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The role of Academia in the fight against anti-black racism: a hopeful road

nolesBased on human rights principles, States have the obligation to promote and protect the rights of all their citizens alike, as well as to generate the conditions to advance their full development and social inclusion. Historically, black societies have found themselves at the lower ends of the social scale due to systematics racial stratification of wealth, opportunities and access. This paradigm has restricted their access to basic rights and opportunities, as well as a full inclusion within their territories.

Phenomena such as globalization and the increasingly transnational adoption of neoliberal economic policies, are deepening the inequality gap across all nations. Consequently, more and more human groups are finding themselves disadvantaged and vulnerable. The scenario that this presents for the human groups that were already at the margins is extremely delicate as they are being pushed further out to the point of actual disposability. 

In this essay, I argue that, as a result of these policies, anti-black racism have become a generalized phenomenon more often than not, intentionally upheld and reproduced by governments, and hence they bear an obligation to address it in order to bring it to an end. I add, however, that there is a bigger role for academia to play within the enterprise.

The significance of the argument, as previously stated, hinges on the fact that the disadvantage black communities experience across the globe has often being considered a default from social and economic inequality; and very seldom characterized as an intentional plan of precarization by the hand of national States. Indeed there is literature that makes these claims when it comes to Brazil or the United States as isolated cases. We argue that Brazil and the US are not such but evidence of a world-wide trend of State-enforced plans. At the same time, as I plan to showcase academia and civil society contributions to the eradication of anti-black racism, I intend to present a possible road map for academics and activists alike.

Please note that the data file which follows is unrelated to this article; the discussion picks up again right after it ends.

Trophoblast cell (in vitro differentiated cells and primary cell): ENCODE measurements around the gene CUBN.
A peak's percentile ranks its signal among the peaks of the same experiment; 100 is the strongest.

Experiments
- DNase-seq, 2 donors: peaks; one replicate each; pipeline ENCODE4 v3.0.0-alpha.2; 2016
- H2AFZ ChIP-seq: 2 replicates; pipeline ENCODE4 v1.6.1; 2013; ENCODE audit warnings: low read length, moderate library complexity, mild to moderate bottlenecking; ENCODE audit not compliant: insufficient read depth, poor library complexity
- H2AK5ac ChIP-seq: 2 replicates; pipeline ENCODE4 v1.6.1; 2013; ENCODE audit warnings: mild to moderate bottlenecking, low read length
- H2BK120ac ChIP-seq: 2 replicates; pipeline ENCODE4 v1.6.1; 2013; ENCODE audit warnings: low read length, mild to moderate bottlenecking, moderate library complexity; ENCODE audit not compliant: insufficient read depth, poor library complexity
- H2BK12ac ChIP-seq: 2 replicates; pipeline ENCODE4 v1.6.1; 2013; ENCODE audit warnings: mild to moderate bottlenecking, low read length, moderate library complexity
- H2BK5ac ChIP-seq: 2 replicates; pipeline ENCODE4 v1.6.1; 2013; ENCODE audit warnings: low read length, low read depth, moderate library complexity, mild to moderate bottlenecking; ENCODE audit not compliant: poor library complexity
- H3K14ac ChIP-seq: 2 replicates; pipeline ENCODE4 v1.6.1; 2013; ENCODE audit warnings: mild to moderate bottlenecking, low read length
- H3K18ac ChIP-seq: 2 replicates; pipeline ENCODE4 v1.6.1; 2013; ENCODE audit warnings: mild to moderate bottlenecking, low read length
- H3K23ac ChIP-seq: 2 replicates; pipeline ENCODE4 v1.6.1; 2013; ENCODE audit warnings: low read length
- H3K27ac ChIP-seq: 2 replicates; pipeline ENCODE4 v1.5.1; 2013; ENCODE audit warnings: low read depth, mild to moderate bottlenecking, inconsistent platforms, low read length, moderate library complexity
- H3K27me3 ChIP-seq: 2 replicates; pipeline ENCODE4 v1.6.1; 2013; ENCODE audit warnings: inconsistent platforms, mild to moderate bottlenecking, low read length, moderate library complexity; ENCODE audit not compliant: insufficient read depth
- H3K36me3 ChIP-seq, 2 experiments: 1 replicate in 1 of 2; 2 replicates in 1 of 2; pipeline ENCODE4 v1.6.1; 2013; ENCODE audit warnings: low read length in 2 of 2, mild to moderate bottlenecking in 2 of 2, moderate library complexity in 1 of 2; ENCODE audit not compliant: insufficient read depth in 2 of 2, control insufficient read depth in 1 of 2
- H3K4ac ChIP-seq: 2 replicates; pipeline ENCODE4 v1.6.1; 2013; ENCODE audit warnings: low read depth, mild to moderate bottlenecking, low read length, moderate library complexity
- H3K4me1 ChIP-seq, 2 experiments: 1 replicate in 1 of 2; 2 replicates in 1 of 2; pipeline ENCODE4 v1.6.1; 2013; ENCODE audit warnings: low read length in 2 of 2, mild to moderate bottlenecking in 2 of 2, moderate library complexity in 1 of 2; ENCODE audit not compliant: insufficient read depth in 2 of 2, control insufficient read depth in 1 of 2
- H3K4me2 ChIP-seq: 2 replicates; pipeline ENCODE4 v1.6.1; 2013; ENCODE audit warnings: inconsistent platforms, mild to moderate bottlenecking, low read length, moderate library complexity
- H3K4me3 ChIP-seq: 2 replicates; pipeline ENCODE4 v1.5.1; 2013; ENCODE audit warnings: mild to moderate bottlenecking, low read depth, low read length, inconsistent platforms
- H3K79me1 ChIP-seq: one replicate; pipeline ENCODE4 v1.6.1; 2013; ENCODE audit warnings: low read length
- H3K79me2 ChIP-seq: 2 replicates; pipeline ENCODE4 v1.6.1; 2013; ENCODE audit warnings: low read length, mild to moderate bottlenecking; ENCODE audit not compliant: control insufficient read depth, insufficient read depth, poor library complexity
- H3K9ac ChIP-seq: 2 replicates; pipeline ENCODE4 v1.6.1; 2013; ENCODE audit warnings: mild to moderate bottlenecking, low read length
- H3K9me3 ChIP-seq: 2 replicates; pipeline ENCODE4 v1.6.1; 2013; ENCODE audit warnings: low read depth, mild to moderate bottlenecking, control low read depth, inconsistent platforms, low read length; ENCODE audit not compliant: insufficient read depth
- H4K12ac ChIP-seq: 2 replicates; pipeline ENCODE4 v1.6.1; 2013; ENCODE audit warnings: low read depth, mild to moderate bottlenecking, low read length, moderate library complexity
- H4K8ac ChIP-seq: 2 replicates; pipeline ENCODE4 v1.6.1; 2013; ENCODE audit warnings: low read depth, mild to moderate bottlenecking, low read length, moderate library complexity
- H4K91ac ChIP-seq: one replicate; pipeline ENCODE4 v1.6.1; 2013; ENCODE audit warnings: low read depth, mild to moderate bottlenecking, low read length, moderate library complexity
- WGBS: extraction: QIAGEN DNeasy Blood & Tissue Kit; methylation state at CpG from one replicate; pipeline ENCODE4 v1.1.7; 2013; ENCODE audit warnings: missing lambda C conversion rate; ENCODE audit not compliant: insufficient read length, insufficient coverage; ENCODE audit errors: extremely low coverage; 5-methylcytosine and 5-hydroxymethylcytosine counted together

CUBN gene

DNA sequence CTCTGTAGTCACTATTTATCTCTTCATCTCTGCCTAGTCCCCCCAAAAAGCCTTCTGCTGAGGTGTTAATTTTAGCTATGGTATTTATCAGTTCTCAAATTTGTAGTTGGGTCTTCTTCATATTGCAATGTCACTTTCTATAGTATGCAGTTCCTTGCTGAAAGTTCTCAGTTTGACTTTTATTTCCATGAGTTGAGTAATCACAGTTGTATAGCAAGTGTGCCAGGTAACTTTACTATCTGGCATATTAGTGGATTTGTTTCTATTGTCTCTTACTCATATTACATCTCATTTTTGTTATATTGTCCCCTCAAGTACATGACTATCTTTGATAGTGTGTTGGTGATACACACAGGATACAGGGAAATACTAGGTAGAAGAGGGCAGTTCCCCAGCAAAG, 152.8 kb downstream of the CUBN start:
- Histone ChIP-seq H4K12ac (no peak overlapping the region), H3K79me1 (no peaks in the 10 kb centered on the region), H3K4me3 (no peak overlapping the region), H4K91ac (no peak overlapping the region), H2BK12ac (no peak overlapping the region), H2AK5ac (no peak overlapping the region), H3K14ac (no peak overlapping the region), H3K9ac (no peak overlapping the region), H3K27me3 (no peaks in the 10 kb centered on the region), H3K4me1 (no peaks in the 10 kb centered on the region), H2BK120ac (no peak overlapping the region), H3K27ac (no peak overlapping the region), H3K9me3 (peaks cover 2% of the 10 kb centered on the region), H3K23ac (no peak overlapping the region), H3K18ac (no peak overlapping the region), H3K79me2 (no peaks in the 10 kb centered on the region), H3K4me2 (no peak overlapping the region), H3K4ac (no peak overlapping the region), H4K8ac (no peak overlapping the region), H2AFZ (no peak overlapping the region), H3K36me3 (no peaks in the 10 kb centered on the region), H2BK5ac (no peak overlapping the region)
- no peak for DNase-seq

The value of human lives

In her book, Golden Gulag: Prisons, Surplus, Crisis, and Opposition in Globalizing California, Ruth Gilmore (2007) recounts one of the most pervasive effects of capitalism, the increment of prison facilities and consequent augmentation of prison population, in that order. Indeed the author drafts an explanation of the process over which the State of California finds itself with an economic, land, people and State capacity surplus. To address this crisis (need for expenditure), the State decides to build new prison buildings. Consequently, even when twelve prison facilities had been built in the State of California between 1852 and 1964, from 1984 to the year 2000, twenty-three more were built. Gilmore will also assert that the majority of people later imprisoned would be part of the working class or less advantaged.

The building of new infrastructures seems like an adequate decision to address a surplus of almost all the elements mentioned above. This decision would create jobs, use lands, and the bureaucracy that is at surplus. When used to address and ‘resolve’ the surplus of people, it becomes problematic. To support the criminalization of entire communities on economic policies calls into question the role of the justice system and what are the interests behind it. At the same time, it is in direct conflict with the notion of policing for the protection of peoples. A situation that is addressed by Lesley J. Wood (2014) on her book Crisis and Control: the militarization of protest policing.